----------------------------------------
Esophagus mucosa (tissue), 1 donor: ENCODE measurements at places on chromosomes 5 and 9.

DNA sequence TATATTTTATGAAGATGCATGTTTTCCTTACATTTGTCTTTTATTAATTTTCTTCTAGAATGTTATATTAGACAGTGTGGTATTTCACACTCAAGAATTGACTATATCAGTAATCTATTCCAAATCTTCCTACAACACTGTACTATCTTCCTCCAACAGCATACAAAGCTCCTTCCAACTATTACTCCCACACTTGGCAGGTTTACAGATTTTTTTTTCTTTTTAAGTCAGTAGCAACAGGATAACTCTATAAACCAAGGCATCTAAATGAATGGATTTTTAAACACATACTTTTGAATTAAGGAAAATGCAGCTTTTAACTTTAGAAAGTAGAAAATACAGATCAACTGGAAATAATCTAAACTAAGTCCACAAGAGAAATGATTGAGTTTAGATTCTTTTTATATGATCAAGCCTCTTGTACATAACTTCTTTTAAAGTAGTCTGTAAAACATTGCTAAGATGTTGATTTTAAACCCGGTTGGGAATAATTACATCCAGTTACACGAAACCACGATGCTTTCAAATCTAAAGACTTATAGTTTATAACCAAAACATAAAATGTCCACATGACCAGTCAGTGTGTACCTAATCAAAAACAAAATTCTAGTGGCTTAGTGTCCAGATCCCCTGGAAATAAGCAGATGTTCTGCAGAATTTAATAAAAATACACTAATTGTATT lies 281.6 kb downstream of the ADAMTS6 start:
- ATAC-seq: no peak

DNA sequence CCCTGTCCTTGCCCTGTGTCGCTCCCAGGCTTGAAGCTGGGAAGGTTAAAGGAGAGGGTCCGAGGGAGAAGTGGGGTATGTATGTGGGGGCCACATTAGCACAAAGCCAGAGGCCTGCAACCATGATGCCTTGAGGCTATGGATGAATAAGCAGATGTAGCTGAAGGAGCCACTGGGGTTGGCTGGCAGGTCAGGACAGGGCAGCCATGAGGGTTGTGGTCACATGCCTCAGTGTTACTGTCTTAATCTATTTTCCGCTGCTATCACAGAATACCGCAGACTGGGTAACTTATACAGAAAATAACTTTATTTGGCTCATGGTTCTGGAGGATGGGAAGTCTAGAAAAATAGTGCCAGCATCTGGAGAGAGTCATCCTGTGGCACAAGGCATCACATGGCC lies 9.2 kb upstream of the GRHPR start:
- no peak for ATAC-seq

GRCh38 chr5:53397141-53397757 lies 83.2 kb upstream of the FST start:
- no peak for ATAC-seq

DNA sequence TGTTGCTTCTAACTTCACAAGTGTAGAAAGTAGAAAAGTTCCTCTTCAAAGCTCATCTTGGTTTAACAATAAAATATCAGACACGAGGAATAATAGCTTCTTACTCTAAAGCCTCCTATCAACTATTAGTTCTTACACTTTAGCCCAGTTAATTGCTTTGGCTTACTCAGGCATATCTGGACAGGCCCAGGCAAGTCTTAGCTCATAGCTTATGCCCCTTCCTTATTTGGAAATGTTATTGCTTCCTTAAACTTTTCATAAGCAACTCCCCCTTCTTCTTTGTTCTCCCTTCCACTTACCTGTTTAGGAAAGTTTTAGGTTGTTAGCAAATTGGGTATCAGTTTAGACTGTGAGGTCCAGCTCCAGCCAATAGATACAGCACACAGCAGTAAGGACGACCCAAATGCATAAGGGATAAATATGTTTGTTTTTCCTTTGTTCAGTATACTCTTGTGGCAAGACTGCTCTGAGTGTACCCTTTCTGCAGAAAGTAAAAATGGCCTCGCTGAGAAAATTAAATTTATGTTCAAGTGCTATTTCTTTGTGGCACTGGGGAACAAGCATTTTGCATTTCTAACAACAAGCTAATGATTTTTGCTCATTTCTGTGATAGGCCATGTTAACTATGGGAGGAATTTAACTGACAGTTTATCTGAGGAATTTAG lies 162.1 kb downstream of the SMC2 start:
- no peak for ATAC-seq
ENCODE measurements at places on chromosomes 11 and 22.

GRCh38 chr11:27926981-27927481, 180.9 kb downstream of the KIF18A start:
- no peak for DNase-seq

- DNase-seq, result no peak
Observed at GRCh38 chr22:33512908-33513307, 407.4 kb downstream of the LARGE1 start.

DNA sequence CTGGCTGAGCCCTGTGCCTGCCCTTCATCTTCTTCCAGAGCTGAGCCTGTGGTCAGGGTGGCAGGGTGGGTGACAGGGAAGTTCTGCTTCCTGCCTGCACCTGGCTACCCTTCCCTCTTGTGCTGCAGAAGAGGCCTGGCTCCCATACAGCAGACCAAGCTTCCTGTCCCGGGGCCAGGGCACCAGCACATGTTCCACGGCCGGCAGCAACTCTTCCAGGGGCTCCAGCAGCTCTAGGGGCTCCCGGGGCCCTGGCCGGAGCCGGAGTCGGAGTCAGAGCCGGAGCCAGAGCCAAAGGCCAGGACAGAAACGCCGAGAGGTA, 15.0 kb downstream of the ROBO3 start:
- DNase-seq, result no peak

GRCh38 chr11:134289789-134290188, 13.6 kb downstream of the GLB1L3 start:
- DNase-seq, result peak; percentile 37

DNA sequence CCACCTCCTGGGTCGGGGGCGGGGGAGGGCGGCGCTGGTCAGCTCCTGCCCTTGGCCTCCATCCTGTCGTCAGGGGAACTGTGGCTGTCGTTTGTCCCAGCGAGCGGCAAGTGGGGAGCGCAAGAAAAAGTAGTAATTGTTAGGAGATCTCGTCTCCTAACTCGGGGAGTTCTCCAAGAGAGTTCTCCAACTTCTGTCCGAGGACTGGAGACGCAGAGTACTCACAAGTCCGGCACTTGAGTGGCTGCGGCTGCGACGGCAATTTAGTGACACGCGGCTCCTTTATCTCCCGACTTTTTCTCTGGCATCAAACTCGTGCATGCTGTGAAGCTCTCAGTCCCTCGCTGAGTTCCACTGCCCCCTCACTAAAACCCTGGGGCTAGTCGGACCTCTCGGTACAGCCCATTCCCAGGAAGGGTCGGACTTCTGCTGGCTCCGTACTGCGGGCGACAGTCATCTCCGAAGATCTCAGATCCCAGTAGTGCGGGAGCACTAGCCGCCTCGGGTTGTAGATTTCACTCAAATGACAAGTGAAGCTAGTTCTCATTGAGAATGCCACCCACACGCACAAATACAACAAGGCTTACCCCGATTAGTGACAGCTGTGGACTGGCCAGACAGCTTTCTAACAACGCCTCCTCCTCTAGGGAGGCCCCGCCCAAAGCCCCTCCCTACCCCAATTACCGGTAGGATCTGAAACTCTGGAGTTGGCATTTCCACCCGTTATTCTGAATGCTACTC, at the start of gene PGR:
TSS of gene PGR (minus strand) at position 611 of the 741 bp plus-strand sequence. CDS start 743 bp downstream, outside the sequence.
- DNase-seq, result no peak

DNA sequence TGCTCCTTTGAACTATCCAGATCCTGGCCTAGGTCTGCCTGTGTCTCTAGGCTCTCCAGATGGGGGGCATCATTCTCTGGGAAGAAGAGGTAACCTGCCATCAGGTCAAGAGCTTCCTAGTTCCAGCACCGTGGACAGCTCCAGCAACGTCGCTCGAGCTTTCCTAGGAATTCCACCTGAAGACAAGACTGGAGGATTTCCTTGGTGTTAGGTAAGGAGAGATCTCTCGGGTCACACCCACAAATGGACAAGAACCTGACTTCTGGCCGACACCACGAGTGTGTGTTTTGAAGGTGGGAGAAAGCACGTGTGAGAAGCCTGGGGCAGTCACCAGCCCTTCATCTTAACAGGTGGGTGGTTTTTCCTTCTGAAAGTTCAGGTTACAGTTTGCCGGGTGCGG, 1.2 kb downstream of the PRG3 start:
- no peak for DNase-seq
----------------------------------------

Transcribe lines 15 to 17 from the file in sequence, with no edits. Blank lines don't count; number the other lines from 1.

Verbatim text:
DNA sequence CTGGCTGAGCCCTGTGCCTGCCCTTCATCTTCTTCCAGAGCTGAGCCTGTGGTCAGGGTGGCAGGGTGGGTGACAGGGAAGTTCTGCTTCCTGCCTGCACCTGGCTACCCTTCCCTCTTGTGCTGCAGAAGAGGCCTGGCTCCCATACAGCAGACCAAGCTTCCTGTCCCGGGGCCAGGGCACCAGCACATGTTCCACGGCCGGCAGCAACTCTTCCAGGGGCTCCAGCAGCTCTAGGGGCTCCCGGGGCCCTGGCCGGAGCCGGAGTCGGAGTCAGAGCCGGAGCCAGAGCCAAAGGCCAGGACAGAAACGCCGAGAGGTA, 15.0 kb downstream of the ROBO3 start:
- DNase-seq, result no peak

GRCh38 chr11:134289789-134290188, 13.6 kb downstream of the GLB1L3 start: